The online conference WordSesh 2022 took place last week, featuring talks for all of us making a living of WordPress (whether as a theme or plugin developer, designer, SEO specialist, or marketer, working in an agency, as a business owner, or freelancing), offering valuable lessons that we can benefit from.
As I’ve been re-watching the recorded videos (which are free until Friday, May 27th for registered users), I thought it’d be very cool to summarize the talks in a blog post. So here we are! But as there are 23 presentations, I’ve decided to select only 5 and give a more proper summary of them.
My chosen talks are:
- From Agency Owner to Plugin Shop, by Lesley Sim
- Pressing for Performance, by Henri Helvetica
- Growing Traffic, Growing Problem: How to Prepare for a High Traffic Event, by Tiffany Bridge
- How Live Streaming Transformed My Career, by Ebonie Butler
- QuickPost: Hacking the Block Editor for Faster Content Creation, by Aurooba Ahmed
I’ve watched all 23 presentations, and I can attest that they are actually great! (Or at least 22 of them are 😁.) So I’ll encourage you to go check out the videos, and hurry up while it’s free!
Here are the summaries for my chosen talks.
From Agency Owner to Plugin Shop
First the background to the story. Lesley ran a digital marketing agency from 2016 to 2019. 2019 was her agency’s most successful ever, but it came at the expense of her sanity as she took many new clients and ended up burnt out. So she decided to shut it down, and set her eyes on a different challenge: creating a plugin for WordPress.
She first started working on a membership plugin, but it failed because the membership plugin industry is mature, so that people would stick to the plugin they already work with instead of trying a new one (even if it’s better), and she didn’t have a reputation to make people trust her. While shutting it down, she noticed that a small add-on, which let people send blog posts out as newsletters, did attract plenty of interest. And so she pivoted to creating a different plugin: Newsletter Glue.
Next, Lesley starts sharing the lessons she learnt from switching from running an agency, to creating, marketing and selling a WordPress plugin. At first she thought she’d be fine, as she already knew how to run a business and had several transferable skills (knowing how to build a website, hire and manage people, set-up processes) that she could also apply to the plugin business. However, she soon found out that she also needed to learn many new things:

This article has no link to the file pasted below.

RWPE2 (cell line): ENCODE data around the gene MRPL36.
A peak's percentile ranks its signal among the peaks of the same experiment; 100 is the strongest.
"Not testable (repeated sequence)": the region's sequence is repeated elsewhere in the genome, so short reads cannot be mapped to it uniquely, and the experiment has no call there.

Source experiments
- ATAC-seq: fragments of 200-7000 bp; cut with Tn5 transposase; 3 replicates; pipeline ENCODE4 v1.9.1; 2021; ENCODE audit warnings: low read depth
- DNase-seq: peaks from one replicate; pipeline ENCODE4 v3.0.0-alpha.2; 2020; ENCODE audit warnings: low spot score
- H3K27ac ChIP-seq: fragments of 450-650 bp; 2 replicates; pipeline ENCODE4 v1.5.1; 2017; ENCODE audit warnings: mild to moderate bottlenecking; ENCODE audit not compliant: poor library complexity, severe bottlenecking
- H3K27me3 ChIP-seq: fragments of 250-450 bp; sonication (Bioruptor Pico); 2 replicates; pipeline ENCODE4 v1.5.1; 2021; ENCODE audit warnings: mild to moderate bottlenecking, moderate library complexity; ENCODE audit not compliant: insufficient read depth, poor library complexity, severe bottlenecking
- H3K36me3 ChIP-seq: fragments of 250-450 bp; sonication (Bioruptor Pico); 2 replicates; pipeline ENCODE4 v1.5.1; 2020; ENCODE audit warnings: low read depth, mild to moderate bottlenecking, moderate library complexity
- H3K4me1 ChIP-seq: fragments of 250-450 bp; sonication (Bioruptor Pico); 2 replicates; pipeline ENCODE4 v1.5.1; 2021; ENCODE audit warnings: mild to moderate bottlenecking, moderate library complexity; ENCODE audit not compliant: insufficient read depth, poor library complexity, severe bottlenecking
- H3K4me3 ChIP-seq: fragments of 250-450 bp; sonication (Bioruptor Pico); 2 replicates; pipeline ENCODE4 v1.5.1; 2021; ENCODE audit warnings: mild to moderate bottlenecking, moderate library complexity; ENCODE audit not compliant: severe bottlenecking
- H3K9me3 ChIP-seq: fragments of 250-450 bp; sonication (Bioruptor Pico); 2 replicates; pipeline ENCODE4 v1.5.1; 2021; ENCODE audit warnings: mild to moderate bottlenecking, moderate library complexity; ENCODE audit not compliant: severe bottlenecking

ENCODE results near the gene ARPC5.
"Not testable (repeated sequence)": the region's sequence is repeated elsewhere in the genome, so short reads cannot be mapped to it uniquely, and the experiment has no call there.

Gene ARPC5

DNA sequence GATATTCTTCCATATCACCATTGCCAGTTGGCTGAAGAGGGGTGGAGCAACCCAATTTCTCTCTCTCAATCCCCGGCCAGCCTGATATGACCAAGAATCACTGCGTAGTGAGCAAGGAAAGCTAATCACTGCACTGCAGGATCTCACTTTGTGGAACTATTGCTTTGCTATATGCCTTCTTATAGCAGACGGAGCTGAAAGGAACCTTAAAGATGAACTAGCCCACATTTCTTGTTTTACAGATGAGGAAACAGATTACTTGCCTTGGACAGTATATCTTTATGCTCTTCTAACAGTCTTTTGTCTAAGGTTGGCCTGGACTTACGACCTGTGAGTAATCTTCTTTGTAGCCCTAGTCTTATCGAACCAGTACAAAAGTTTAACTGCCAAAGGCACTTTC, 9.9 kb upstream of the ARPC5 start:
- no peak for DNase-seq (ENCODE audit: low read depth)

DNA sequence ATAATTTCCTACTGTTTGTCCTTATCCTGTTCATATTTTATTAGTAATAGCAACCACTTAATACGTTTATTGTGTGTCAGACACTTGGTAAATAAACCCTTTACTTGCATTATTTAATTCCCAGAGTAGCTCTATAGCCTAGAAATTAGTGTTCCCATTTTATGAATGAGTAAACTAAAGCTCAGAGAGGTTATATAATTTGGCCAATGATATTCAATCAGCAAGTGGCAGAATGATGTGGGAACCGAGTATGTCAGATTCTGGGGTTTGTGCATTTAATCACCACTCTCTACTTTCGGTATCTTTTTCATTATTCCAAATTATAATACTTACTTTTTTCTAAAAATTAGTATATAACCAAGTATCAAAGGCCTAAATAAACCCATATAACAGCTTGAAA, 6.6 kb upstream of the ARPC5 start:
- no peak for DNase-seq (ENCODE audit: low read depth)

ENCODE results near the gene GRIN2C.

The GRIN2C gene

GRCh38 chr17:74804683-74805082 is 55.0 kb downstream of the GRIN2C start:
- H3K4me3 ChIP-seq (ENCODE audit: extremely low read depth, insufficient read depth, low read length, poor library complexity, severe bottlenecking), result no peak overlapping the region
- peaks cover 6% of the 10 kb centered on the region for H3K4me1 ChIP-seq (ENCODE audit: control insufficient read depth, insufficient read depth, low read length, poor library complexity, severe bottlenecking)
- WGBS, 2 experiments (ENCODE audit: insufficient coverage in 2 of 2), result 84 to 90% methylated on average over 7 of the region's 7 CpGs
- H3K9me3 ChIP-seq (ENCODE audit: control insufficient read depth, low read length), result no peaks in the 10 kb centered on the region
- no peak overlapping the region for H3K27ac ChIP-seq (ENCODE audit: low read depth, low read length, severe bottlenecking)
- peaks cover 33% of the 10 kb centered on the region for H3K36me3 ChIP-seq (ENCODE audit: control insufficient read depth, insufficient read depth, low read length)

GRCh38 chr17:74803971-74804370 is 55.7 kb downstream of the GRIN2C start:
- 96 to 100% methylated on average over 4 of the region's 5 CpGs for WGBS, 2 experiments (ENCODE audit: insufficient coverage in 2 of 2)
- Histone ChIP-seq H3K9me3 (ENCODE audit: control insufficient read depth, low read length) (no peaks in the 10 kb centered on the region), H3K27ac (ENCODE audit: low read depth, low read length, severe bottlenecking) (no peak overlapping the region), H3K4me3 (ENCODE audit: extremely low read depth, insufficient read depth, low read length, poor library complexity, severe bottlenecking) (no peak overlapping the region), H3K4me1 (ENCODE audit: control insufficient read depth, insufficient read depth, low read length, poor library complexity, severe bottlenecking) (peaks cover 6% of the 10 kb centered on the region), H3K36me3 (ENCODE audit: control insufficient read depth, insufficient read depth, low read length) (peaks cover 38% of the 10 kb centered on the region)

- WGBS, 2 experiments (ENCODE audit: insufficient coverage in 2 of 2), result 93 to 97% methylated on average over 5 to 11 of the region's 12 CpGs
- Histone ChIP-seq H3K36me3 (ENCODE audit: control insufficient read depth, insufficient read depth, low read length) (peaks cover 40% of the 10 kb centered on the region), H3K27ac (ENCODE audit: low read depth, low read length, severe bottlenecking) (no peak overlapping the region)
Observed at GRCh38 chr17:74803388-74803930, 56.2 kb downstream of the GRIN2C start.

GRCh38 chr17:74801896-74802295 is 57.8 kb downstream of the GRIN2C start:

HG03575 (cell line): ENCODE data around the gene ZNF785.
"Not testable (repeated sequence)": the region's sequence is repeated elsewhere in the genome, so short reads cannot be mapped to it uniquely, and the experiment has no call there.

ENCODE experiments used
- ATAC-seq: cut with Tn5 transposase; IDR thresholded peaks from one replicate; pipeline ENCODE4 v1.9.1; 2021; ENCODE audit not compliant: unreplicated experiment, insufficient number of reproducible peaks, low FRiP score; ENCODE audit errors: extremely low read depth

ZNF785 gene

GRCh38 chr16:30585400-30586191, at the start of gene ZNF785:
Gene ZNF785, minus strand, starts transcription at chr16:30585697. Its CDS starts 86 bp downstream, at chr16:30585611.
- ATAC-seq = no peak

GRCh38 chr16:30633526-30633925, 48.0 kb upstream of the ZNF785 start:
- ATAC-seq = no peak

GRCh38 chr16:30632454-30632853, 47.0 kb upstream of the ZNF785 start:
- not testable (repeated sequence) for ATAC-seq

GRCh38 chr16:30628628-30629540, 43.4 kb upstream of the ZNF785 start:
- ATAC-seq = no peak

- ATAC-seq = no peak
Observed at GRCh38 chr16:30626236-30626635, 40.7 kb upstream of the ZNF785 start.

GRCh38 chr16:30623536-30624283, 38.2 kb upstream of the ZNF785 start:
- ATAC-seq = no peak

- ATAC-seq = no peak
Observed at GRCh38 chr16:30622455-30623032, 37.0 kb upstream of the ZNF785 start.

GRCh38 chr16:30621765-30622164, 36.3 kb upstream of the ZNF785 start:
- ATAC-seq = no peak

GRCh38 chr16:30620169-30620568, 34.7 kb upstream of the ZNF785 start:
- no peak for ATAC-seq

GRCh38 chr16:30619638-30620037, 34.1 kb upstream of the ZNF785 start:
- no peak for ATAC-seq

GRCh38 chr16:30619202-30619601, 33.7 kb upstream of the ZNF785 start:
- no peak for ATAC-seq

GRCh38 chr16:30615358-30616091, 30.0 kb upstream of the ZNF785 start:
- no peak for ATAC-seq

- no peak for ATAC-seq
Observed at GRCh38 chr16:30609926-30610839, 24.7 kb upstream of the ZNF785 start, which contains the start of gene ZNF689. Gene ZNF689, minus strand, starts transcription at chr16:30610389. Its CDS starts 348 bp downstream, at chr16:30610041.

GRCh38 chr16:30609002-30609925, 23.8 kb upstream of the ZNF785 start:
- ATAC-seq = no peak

- Doing customer support and writing documentation
- 0 to 1 marketing: getting a reputation in the WordPress community, to grow awareness about her product from scratch
- Product prioritization: building what customers want
- No excuses: you only have yourself to blame, not your clients
- Pricing: finding the right price for the product
- Picking your own pace: you set your own deadlines
If we are wondering if we should run a plugin business, Lesley recommends reading Nathan’s Barry article The ladders of wealth creation to help us decide.
In her own experience, and making it very simple, Lesley found out that running a plugin is riskier and more difficult than running an agency, but it also entails bigger rewards.
Breaking this down, she first explores the positive and negative sides of running an agency (and will compare them against the positive and negative sides of running a plugin business). The positive sides are:
- Can make money quickly: finding one client that pays can set you going
- Only need a handful of clients to be successful (depending on the amount of money you charge)
- Only need 2 skills: design and client management
The negative sides are:
- It’s difficult to sell the agency for lots of money down the road
- Time equals money, so to make more money you need to work more
- Unreasonable clients (self-explanatory! we’ve all been there… 😂)
How do these positives and negatives compare against running a plugin business? As it turns out, it’s exactly the opposite! So the positives become negatives, and negatives become positives. The only exception is “Unreasonable clients/customers”, which are a constant! 🤷♂️
Soooo… should you run an agency? Or should you launch your plugin business? Based on the positives/negatives we’ve just seen, and her personal experience, Lesley draws her conclusions, suggesting to run an agency if:
- You want money now
- You’re excellent at 1 skill
- You don’t want to juggle 100 things
- You like process
Instead, run a plugin business if:
- You have specific product options: do you get annoyed when using others’ plugins and think you could do it better?
- You can handle risk / You don’t need money right now: plugins are easy to fail, and it may take a while before the plugin starts making money
- You find doing 1 thing boring and prefer to do 100 things: support, writing documentation, optimizing website, development, fixing bugs, adding new features, etc
- You like experimenting
So what if you want to do both? Say that you have an agency, does it make sense to also create your own plugin? (There are examples of successful plugins created by agencies, such as Paid Memberships Pro and Gravity Forms.) This has benefits:
- It helps make ends meet and de-risk if the plugin fails (as you are still making money from the agency)
- Better market understanding: with the agency, you will understand the problems faced by your clients, so you can build a plugin that helps them, and then you can sell it to them
However, there are also drawbacks: